ERBIL, Kurdistan Region – Iraq has the potential to be the “heart of a new Silk Road,” President Barham Salih said on Thursday, explaining the country aims to start on that route with massive infrastructure projects.
“For millennia, Iraq has been the catalyst, the precursor for regional order or disorder. I daresay that there is now an opportunity to reorient Iraq’s trajectory and propel the country towards prosperity and stability,” Salih said in a keynote speech at the Mediterranean Dialogues in Rome.
The annual forum, hosted by Italy’s Ministry of Foreign Affairs and the Italian Institute for International Political Studies (ISPI), aims to stimulate debate on regional issues.
Salih acknowledged the monumental task ahead of Iraq – restoring basic services, reconstructing war-devastated cities and towns, helping more than 1.8 million displaced Iraqis return home, and “drying up the swamp of corruption.”
“These are no easy objectives to be obtained in a country that has gone through war, conflict, sanctions, and repression for decades,” he said.
But the new government has an ambitious agenda to just that. Salih said they will soon launch a reconstruction agency to attract Iraqi and international investments in infrastructure projects like “deep port facilities in Basra, railway networks, highway networks, airports, industrial cities, dams, irrigation projects in the Nineveh plains, Garmiyan and Erbil, as well as land reclamations in the south.”
He said they hope this will bring employment to Iraq’s large youth population and boost the economy of the Middle East.
“Iraq is an important strategic hub that joins the Arab world with Iran and Turkey, and I will say to Europe too, and connects the economies of the Gulf and Europe. These projects could connect the countries of the region and Iraq could hopefully become the heart of a new Silk Road to the Mediterranean,” Salih explained.
In order for this plan to happen, however, neighbouring countries must help and Iraq “should not be burdened with further tensions and escalations in our neighbourhood,” he said.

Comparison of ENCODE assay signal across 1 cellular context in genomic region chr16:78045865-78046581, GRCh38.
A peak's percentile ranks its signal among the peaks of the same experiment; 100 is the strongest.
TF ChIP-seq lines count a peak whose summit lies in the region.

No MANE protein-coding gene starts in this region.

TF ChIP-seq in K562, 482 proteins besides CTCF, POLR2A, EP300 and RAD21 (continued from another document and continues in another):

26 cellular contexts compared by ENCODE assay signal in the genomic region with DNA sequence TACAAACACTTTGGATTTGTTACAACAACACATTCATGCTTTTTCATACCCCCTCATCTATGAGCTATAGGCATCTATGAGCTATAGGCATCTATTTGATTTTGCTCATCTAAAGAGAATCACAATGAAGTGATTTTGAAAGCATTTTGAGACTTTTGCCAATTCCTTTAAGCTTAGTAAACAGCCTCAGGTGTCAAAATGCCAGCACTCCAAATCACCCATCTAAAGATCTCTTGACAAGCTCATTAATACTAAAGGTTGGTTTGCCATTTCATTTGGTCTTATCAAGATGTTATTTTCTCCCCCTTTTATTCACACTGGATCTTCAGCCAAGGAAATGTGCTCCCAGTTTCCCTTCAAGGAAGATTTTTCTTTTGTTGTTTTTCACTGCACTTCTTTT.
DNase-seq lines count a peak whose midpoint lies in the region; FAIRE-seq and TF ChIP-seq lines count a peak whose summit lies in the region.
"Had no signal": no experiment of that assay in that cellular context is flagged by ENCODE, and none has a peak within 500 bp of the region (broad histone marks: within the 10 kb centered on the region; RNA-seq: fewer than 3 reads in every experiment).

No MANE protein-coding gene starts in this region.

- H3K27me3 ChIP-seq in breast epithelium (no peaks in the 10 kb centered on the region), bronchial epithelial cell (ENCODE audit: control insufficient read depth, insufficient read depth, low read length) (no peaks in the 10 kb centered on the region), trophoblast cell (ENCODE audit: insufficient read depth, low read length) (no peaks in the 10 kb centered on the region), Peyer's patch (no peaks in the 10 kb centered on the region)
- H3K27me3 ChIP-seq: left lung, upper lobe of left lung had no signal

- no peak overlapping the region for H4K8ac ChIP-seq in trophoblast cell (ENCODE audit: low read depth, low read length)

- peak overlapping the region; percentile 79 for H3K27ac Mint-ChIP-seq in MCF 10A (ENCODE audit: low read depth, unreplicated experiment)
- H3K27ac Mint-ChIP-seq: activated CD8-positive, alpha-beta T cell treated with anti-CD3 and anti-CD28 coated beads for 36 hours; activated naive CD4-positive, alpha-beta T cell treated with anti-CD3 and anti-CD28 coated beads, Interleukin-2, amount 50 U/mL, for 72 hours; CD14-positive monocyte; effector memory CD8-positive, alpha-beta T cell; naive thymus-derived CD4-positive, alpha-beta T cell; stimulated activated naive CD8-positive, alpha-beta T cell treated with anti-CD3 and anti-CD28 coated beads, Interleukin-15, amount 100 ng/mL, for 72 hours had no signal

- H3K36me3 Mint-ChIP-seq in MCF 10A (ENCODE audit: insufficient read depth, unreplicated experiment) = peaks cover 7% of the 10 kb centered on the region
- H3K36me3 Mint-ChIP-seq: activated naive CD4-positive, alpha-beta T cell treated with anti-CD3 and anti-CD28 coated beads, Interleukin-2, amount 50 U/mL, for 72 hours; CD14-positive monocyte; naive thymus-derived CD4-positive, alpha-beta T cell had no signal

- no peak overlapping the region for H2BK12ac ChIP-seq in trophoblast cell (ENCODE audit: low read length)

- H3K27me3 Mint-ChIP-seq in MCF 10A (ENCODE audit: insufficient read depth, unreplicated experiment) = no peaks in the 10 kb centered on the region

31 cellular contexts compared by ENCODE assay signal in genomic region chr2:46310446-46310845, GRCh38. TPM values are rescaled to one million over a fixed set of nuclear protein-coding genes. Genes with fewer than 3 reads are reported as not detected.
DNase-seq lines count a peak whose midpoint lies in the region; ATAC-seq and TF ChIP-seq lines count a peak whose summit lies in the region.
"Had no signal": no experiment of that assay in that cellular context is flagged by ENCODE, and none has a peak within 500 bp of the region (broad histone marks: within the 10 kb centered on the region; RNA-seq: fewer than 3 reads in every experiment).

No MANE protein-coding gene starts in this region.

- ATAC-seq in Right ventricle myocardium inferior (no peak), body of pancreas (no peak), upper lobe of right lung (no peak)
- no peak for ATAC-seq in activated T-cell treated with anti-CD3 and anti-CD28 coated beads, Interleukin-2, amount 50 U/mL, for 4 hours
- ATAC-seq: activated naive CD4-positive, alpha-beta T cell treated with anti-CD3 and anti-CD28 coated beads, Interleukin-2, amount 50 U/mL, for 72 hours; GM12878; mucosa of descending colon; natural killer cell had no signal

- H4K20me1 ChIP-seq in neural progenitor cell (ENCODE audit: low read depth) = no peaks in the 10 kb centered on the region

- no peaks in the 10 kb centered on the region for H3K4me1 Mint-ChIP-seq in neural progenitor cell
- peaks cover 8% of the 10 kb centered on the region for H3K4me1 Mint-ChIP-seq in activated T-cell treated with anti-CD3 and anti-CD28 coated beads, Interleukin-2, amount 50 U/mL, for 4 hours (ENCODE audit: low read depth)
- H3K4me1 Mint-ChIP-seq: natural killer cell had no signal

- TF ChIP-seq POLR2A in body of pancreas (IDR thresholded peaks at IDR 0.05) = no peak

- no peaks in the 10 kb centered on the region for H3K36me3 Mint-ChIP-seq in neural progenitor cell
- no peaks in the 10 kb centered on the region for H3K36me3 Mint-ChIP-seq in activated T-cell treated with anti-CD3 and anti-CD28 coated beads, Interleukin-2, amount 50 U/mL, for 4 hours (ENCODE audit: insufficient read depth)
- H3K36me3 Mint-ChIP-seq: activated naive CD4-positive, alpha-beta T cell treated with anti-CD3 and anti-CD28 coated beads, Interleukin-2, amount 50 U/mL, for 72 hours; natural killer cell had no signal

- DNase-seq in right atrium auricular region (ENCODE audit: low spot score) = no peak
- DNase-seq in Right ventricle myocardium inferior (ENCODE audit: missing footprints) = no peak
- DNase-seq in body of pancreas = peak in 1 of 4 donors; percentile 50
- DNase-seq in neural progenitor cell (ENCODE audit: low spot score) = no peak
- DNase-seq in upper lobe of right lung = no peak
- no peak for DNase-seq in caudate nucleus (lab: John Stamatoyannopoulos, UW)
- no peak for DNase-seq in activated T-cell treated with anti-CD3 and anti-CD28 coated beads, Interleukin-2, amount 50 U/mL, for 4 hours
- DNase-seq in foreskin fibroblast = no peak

“No other country has suffered what Iraq has suffered. Think about it – four decades of a sustained cycle of instability. This has to end. It is time Iraq’s stability and prosperity is turned into a common interest in the neighbourhood.”
Salih just finished a regional tour that saw him visiting Kuwait, the United Arab Emirates (UAE), Jordan, Iran, and Saudi Arabia, bringing a message that Iraq wants to work with its neighbours but will not tolerate interference.
“I do not see why our neighbourhood has to be condemned to the cycle of violence and deepening instability,” he said in Rome.
“We can do it, but we will need help from our neighbours, we need help from our European neighbours for that matter. And it’s time that we focus on a positive agenda beyond decades of turmoil and conflict that have plagued our region.”
Salih had a breakfast meeting with Italian President Sergio Mattarella and was expected to meet Pope Frances while in Rome.
Salih also met with Prime Minister Guiseppe Conte.
“They discussed the developments in the Syrian dossier and the situation in the region, stressing the importance of mitigating tensions in the region and concerted efforts to eliminate terrorism and dry up its sources,” according to a readout from Salih’s office